Annakodi: Old standard

A still from Annakodi  

I don’t know if I’d go as far as saying that Manoj Bharathiraja gives a great performance in Annakodi, but, as a comic villain, he certainly delivers a lot of entertainment. He bleats like a goat. He recites doggerel. He finds inventive ways to kill — sometimes with a razor blade, sometimes with a live wire plunged into a vat of water. With a woman who expects him to pay for the privilege of sleeping with her, he quotes the sum of five paise. (She expected five rupees!) He oversees the abduction of a little goat, which ends up roasting on a spit.

Manoj Bharathiraja, propped by a part that’s the very definition of author-backed, keeps throwing things at us, and he grounds a film that’s alarmingly prone to “poetic” flights of fancy. Without the actor’s exertions, we’d be stranded in a story where the moonstruck hero, in search of a keepsake, trims the heroine’s fingernails with his teeth and requests her to bestow her moochu kaathu, life’s breath, on the clippings. If she’d had an iota of sense, she’d have run for her life.

But if she had, there’d be no story — at least no triangular love story, with the attraction between Annakodi (Karthika) and the goatherd Kodiveeran (Lakshman Narayan) being threatened by the looming presence of Sadayan (Manoj Bharathiraja). Bharathiraja, the director, continues to be fascinated by blood-soaked rural romances, and with good reason. This material, stuffed with class and caste politics, is perfect for melodrama, with juicy twists and turns at every point. But, here, there’s no emotional core. The leads strike no sparks together — they could be siblings. (The fault could lie with a screenplay that prefers to deal with their romance in flashbacks; we have nothing to hold on to in the present.) And the drama doesn’t explode. A strange kind of listlessness settles over the proceedings, and we see a lot of things happening without being affected by any of it. And what can one really say about the symbolism, like the image of a raging fire superimposed on the heroine to depict her anguish, or the milk that flows down cactus leaves to mirror her tears? It feels like a trip back in time, and not in a nice way.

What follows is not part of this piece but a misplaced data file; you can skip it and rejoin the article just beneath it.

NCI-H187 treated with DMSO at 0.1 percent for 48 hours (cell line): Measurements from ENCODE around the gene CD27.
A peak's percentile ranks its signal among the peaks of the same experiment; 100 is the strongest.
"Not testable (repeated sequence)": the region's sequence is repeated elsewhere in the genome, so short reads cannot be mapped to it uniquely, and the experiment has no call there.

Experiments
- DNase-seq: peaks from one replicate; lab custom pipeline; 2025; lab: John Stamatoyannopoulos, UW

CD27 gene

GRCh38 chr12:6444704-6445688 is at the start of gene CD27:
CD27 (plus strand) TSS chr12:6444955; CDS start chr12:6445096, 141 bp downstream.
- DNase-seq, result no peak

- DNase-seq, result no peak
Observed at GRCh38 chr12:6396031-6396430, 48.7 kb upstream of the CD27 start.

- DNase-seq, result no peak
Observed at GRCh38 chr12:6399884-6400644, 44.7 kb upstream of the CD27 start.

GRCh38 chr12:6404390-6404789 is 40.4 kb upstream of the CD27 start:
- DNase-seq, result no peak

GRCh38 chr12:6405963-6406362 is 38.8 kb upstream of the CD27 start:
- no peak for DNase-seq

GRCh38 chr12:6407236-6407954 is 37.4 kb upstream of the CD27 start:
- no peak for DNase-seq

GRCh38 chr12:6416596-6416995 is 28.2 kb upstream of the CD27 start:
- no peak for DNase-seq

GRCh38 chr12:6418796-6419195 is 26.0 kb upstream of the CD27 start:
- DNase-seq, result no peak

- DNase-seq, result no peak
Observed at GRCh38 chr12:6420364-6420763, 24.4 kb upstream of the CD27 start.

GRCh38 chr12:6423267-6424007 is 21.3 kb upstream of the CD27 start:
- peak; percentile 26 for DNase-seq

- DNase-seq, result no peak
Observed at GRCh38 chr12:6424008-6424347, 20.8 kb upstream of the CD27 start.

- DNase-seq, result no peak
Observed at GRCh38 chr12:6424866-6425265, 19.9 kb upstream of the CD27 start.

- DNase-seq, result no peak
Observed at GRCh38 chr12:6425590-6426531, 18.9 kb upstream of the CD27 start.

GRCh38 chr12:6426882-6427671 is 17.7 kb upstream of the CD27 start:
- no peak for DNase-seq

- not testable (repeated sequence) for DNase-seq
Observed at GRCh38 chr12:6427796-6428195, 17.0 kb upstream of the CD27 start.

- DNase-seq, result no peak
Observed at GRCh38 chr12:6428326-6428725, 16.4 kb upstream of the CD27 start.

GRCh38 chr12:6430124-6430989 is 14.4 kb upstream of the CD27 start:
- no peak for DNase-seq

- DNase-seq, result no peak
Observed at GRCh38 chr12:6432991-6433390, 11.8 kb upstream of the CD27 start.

Genre: Drama

Director: Bharathiraja

Cast: Lakshman Narayan, Karthika, Manoj Bharathiraja

Storyline: Lovers are torn apart by a doggerel-spouting villain.

Bottomline: A melodrama with no emotional core.

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Printable version | Apr 10, 2021 5:01:29 PM |

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